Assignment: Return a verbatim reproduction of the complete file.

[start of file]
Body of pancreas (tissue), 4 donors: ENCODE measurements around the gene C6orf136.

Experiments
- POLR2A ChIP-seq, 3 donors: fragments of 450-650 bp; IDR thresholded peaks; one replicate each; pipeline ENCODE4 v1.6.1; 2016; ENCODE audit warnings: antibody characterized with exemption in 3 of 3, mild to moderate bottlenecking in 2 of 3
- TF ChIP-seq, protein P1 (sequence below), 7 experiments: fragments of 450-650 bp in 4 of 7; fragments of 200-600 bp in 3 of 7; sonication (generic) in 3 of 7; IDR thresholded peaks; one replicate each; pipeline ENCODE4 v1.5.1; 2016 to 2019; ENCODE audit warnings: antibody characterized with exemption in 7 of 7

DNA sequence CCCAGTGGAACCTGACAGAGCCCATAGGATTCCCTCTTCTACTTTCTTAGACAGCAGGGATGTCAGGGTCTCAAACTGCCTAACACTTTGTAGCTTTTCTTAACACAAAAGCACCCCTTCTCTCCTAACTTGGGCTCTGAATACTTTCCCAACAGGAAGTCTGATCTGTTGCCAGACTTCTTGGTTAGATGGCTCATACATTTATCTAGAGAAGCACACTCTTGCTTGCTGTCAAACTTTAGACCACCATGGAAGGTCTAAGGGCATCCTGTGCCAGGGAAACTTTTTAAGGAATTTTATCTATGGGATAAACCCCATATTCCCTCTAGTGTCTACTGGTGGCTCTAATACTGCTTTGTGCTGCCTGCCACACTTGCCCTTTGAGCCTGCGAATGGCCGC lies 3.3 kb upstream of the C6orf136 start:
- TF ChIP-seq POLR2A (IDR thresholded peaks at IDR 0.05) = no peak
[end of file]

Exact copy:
Body of pancreas (tissue), 4 donors: ENCODE measurements around the gene C6orf136.

Experiments
- POLR2A ChIP-seq, 3 donors: fragments of 450-650 bp; IDR thresholded peaks; one replicate each; pipeline ENCODE4 v1.6.1; 2016; ENCODE audit warnings: antibody characterized with exemption in 3 of 3, mild to moderate bottlenecking in 2 of 3
- TF ChIP-seq, protein P1 (sequence below), 7 experiments: fragments of 450-650 bp in 4 of 7; fragments of 200-600 bp in 3 of 7; sonication (generic) in 3 of 7; IDR thresholded peaks; one replicate each; pipeline ENCODE4 v1.5.1; 2016 to 2019; ENCODE audit warnings: antibody characterized with exemption in 7 of 7

DNA sequence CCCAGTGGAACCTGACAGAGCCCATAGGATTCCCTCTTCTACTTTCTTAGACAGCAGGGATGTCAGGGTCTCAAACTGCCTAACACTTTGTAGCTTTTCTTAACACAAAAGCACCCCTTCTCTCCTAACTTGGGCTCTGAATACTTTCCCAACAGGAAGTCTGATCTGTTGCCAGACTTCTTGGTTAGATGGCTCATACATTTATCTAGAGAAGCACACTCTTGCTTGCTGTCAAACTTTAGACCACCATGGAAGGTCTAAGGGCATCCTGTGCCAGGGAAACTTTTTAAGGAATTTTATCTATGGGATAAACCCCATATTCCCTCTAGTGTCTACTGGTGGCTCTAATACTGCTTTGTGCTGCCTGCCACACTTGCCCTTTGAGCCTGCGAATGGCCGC lies 3.3 kb upstream of the C6orf136 start:
- TF ChIP-seq POLR2A (IDR thresholded peaks at IDR 0.05) = no peak